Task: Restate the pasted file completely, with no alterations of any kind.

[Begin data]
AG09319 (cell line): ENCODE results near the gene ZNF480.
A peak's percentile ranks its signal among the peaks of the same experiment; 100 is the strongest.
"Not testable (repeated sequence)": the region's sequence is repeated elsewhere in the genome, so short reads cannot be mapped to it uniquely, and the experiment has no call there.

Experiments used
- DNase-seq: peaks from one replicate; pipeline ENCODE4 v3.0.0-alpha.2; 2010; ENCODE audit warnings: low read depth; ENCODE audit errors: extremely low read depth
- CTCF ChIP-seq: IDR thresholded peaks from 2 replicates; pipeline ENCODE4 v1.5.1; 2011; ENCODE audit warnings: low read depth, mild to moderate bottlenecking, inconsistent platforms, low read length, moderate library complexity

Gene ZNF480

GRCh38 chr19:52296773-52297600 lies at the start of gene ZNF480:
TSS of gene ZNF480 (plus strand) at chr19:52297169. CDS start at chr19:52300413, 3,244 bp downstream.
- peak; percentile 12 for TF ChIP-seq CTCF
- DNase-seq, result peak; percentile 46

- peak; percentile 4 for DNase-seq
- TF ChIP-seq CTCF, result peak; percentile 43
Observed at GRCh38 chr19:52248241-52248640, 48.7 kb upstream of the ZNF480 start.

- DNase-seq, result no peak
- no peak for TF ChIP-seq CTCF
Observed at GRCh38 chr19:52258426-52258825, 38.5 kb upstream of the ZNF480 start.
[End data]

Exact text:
AG09319 (cell line): ENCODE results near the gene ZNF480.
A peak's percentile ranks its signal among the peaks of the same experiment; 100 is the strongest.
"Not testable (repeated sequence)": the region's sequence is repeated elsewhere in the genome, so short reads cannot be mapped to it uniquely, and the experiment has no call there.

Experiments used
- DNase-seq: peaks from one replicate; pipeline ENCODE4 v3.0.0-alpha.2; 2010; ENCODE audit warnings: low read depth; ENCODE audit errors: extremely low read depth
- CTCF ChIP-seq: IDR thresholded peaks from 2 replicates; pipeline ENCODE4 v1.5.1; 2011; ENCODE audit warnings: low read depth, mild to moderate bottlenecking, inconsistent platforms, low read length, moderate library complexity

Gene ZNF480

GRCh38 chr19:52296773-52297600 lies at the start of gene ZNF480:
TSS of gene ZNF480 (plus strand) at chr19:52297169. CDS start at chr19:52300413, 3,244 bp downstream.
- peak; percentile 12 for TF ChIP-seq CTCF
- DNase-seq, result peak; percentile 46

- peak; percentile 4 for DNase-seq
- TF ChIP-seq CTCF, result peak; percentile 43
Observed at GRCh38 chr19:52248241-52248640, 48.7 kb upstream of the ZNF480 start.

- DNase-seq, result no peak
- no peak for TF ChIP-seq CTCF
Observed at GRCh38 chr19:52258426-52258825, 38.5 kb upstream of the ZNF480 start.